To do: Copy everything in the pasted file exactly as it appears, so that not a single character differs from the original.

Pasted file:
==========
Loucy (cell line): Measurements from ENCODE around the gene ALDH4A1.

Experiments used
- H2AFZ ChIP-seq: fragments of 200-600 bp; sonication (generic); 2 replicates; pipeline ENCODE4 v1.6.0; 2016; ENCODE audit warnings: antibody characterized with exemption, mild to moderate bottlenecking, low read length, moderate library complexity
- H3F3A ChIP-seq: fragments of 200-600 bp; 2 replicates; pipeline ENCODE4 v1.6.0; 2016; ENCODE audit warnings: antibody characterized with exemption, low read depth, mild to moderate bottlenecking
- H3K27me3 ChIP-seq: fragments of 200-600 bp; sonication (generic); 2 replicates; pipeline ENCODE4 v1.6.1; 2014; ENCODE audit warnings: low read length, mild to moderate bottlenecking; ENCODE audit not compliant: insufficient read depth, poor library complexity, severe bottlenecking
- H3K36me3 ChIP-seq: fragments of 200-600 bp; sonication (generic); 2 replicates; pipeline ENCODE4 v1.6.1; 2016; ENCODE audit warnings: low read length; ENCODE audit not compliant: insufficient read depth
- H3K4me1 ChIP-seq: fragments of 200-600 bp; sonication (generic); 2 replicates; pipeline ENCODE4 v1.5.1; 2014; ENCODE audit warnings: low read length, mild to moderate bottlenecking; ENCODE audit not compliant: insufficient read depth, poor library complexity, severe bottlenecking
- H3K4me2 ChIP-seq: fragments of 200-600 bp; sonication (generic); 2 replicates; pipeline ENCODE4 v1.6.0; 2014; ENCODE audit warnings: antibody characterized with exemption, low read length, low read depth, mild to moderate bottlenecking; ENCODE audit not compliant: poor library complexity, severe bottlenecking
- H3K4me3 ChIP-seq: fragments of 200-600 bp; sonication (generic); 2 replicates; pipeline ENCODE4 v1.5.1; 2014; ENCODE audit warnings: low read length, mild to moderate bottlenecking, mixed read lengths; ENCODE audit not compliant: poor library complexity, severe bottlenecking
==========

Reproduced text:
Loucy (cell line): Measurements from ENCODE around the gene ALDH4A1.

Experiments used
- H2AFZ ChIP-seq: fragments of 200-600 bp; sonication (generic); 2 replicates; pipeline ENCODE4 v1.6.0; 2016; ENCODE audit warnings: antibody characterized with exemption, mild to moderate bottlenecking, low read length, moderate library complexity
- H3F3A ChIP-seq: fragments of 200-600 bp; 2 replicates; pipeline ENCODE4 v1.6.0; 2016; ENCODE audit warnings: antibody characterized with exemption, low read depth, mild to moderate bottlenecking
- H3K27me3 ChIP-seq: fragments of 200-600 bp; sonication (generic); 2 replicates; pipeline ENCODE4 v1.6.1; 2014; ENCODE audit warnings: low read length, mild to moderate bottlenecking; ENCODE audit not compliant: insufficient read depth, poor library complexity, severe bottlenecking
- H3K36me3 ChIP-seq: fragments of 200-600 bp; sonication (generic); 2 replicates; pipeline ENCODE4 v1.6.1; 2016; ENCODE audit warnings: low read length; ENCODE audit not compliant: insufficient read depth
- H3K4me1 ChIP-seq: fragments of 200-600 bp; sonication (generic); 2 replicates; pipeline ENCODE4 v1.5.1; 2014; ENCODE audit warnings: low read length, mild to moderate bottlenecking; ENCODE audit not compliant: insufficient read depth, poor library complexity, severe bottlenecking
- H3K4me2 ChIP-seq: fragments of 200-600 bp; sonication (generic); 2 replicates; pipeline ENCODE4 v1.6.0; 2014; ENCODE audit warnings: antibody characterized with exemption, low read length, low read depth, mild to moderate bottlenecking; ENCODE audit not compliant: poor library complexity, severe bottlenecking
- H3K4me3 ChIP-seq: fragments of 200-600 bp; sonication (generic); 2 replicates; pipeline ENCODE4 v1.5.1; 2014; ENCODE audit warnings: low read length, mild to moderate bottlenecking, mixed read lengths; ENCODE audit not compliant: poor library complexity, severe bottlenecking